Friday February 15, 2008
Old friends, old secrets
Compiled by Daphne Lee
Author: Kevin Brooks
Publisher: Puffin Books, 448 pages
IT’S a hot, lazy summer and Pete Boland is bored, yet unwilling to go in search of activity. It seems to him that the long, stifling, sweaty days will never end. And then Nicole calls, inviting him to a funfair. The old gang will all be there and it’ll be fun to hang out ... for “old times’ sake”. But old friends mean memories and grudges and secrets that refuse to lay buried. Soon, Pete and the others are deep in the past and it’s turned the present into the worst night of their lives.
Author: Beth Goobie
Publisher: Faber Children’s Books, 224 pages
TWO years ago, Adrien survived a brain aneurysm. Now she’s 15 and spending the summer working at her aunt Erin’s summer camp. Although she’s healthy, Adrien is acutely aware that she may suffer another aneurysm and that the next one may be fatal. As a result she feels caught, uneasily, between the worlds of the living and the dead. To complicate her life further, Adrien is haunted by the spirits of five young women who deliver a message that hints at a disturbing secret in her aunt’s past and points to Adrien’s role in restoring peace to Erin.
Author: Linzi Glass
Publisher: Puffin Books, 224 pages
COLOUR opens doors and shuts others. Life in Ruby Winters’ wealthy all-white Johannesburg neighbourhood is very different from how things are in the inner-city streets of Soweto, where poverty and hardship give rise to violence. Ruby is as colour-blind as her parents are. Her father fights for the rights of innocent, wrongly accused Africans, while her mother owns a gallery that exhibits the work of black artist. One of these artists, Julian Mambasa, becomes Ruby’s best friend and confidant, but when Ruby falls in love with Johann, an Afrikaans boy, she provokes doubts and suspicion in those closest to her. It seems that even those who fight against the system that keeps blacks and whites apart in South Africa, are unable to overcome the divisions that exist in their minds.
Author: Jenny Valentine
Publisher: HarperCollins Children’s Books, 256 pages
ROWAN Clark is just 15, but the one who keeps her family from falling apart. Her father has left them and her depressed mother is incapable of functioning. Rowan, terrified of the thought of the family being broken up by social services, takes on the responsibility of caring for her six-year-old sister and running the household. One day, an unusual incident signals the start of change in Rowan’s life: in a busy supermarket, a boy hands Rowan a photo negative, claiming that he saw her drop it. He then disappears into the crowd. He’s a mystery that Rowan feels compelled to solve and as she finds out more about the boy and the photograph, so, too, does Rowan discover more about her own life and family and what it will take to hold them together.
Ways to Live Forever
Author: Sally Nicholls
Publisher: Marion Lloyd Books, 215 pages
ELEVEN-year-old Sam McQueen has leukaemia and so, naturally, has many questions about death and dying but those around him are unable or reluctant to answer. In the final months of his life, Sam compiles a scrapbook of his life in the form of lists, musings, drawings and the paraphernalia of his last days, like ticket stubs and receipts. He has a list of things he wants to do, a list of facts and a list of those questions everyone avoids. This book has been shortlisted for the Waterstone’s Children’s Book Award 2008.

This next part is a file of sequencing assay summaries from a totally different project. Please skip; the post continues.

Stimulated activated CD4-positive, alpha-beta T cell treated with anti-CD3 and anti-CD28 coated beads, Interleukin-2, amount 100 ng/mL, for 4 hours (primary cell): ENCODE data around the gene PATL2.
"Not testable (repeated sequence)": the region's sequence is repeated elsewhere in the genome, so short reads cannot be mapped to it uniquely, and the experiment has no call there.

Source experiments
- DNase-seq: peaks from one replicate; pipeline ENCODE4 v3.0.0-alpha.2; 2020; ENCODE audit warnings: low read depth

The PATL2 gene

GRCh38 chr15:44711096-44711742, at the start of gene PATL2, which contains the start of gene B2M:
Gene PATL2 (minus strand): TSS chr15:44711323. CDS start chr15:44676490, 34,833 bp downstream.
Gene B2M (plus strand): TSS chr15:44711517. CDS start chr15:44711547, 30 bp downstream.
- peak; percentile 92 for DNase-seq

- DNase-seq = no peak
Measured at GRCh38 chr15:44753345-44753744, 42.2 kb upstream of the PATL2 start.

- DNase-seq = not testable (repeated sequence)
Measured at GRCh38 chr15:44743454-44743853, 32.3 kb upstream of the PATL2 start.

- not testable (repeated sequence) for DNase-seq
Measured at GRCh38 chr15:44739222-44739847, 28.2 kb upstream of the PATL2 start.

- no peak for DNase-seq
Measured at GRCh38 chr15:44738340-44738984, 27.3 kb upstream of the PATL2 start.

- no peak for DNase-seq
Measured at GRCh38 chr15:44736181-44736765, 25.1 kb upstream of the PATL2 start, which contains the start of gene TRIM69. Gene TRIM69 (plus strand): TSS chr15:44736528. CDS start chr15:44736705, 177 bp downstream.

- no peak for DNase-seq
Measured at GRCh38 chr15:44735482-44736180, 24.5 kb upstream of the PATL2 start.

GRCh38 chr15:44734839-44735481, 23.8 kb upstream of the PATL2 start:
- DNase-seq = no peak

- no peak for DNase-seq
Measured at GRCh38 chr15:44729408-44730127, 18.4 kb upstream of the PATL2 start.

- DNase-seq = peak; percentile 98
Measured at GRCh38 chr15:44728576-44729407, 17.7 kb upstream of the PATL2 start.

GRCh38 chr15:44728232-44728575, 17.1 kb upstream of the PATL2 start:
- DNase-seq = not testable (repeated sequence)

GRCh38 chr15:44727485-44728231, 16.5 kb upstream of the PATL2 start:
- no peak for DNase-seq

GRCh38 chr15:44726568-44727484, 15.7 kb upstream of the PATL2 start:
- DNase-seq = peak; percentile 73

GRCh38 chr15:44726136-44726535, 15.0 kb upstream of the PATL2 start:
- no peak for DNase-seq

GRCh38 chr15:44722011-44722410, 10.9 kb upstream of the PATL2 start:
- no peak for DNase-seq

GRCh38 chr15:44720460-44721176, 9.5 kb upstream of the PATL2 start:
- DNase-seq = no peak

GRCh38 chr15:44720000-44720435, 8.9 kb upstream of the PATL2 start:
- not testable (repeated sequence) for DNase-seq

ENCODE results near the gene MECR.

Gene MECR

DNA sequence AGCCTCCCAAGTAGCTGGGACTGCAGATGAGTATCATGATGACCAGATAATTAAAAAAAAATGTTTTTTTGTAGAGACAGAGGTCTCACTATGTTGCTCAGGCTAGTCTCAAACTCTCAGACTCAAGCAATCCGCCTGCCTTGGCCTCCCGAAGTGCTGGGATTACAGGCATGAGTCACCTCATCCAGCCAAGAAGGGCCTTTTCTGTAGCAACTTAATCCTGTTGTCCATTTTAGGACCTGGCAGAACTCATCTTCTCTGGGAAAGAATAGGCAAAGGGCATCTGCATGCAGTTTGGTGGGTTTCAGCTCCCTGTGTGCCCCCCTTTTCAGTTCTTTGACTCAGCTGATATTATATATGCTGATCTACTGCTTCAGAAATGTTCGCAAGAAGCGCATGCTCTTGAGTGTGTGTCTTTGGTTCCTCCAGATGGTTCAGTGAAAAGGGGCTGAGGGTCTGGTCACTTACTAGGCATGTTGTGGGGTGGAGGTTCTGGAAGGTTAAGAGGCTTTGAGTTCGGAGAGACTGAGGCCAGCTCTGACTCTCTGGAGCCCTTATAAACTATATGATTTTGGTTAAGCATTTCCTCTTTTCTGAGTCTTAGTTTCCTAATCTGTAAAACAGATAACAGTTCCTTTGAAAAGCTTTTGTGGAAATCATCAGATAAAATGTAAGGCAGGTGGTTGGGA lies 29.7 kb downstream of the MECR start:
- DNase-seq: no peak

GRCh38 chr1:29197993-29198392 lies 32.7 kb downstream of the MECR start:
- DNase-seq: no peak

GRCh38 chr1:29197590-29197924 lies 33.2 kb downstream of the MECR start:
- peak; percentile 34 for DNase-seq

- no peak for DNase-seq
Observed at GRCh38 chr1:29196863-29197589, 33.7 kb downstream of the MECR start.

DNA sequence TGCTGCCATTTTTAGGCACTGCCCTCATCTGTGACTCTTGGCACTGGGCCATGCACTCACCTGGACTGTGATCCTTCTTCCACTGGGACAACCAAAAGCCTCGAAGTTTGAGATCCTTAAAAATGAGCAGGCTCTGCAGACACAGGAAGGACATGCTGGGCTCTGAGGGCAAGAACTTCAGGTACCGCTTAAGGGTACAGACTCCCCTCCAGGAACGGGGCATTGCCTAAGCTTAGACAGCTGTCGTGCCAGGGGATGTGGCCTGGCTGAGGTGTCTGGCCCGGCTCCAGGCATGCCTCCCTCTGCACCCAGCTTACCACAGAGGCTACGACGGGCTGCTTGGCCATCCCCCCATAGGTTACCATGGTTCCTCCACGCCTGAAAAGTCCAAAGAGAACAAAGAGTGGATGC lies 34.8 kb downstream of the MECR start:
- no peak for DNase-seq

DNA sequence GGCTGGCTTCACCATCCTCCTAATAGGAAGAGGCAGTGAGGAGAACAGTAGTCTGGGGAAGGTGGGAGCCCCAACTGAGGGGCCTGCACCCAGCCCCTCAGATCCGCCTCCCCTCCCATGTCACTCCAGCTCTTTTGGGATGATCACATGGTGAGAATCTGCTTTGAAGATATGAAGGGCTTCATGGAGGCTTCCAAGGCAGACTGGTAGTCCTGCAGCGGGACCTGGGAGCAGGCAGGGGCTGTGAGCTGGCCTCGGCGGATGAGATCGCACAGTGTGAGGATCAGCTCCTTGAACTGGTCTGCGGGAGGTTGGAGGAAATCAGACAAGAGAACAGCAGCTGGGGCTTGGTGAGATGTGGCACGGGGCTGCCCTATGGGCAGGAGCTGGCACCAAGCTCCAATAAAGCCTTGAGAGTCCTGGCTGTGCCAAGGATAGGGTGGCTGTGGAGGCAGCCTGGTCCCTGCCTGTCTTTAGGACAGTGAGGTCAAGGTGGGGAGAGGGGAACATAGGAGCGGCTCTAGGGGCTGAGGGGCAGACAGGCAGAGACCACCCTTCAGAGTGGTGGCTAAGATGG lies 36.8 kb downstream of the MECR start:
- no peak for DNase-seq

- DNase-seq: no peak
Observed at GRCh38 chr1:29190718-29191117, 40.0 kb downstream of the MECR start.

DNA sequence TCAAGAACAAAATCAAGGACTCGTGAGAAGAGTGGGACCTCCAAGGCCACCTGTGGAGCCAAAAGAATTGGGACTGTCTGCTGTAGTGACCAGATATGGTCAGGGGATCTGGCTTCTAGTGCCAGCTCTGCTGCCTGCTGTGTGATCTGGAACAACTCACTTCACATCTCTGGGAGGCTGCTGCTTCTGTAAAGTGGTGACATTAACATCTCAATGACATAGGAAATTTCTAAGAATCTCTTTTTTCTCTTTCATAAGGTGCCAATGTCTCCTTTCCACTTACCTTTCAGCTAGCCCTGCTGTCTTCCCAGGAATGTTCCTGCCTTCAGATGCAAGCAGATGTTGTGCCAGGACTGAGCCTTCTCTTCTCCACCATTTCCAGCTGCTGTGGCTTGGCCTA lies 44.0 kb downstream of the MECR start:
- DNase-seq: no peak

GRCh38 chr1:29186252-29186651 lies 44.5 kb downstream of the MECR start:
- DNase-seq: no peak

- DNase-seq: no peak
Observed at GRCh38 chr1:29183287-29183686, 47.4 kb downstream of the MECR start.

Chips, Beans and Limousines
Author: Leila Rasheed
Publisher: Usborne Publishing, 192 pages
BATHSHEBA Clarice de Trop is the heroine of a series of popular novels for teens, but she’s also a real person: the daughter of the author of the best-selling books. The real Bathsheba has grown to believe that she’s as wonderful and famous as her fictional self. So imagine her shock when she finally meets her less-than-wonderful, so-far-absent dad and the even bigger shock of learning that she will not be playing herself in the new Bathsheba film! Can Bathsheba cope with the truth – that she isn’t, after all, a big star? Maybe only by making sure she becomes one in her very own special way!
Author: Sarah Stovell
Publisher: Snowbooks, 352 pages
IT’S been years since 17-year-old Leila Hartley left her posh boarding school to go home for the holidays. She’s beautiful, extremely smart and terribly aloof. But then a new girl called Olivia becomes Leila’s roommate and the two become best friends. However, Olivia starts to feel the friendship becoming too exclusive and stiflingly intense. She also begins to suspect that Leila may have a deep dark secret connected to the fact that she never goes home. When Leila’s father finally invites his daughter to spend the summer with the family, Olivia accompanies her friend home. There she meets Katherine, Leila’s stepmother who blames the girl for something that happened nine years earlier on Mothernight, the night of the winter solstice.
When Dinosaurs Came with Everything
Author: Elise Broach
Illustrator: David Small
Publisher: Atheneum Books, 40 pages
IMAGINE what the world would be like if stickers didn’t exist and, in their place, were ... dinosaurs! In this hilarious picture book, well-behaved children are rewarded with dinosaurs at clinics, schools and hairdressers. Dinos are also given to shoppers as free gifts (“Buy a dozen, get a dinosaur”). What do you do when you have several giant animals crowding you out of house and home? Well, at very least, you train them to earn their keep! Luckily, only herbivores are used as rewards. Hmmm ... will there be a sequel in which badly behaved kids are given carnivores as punishment?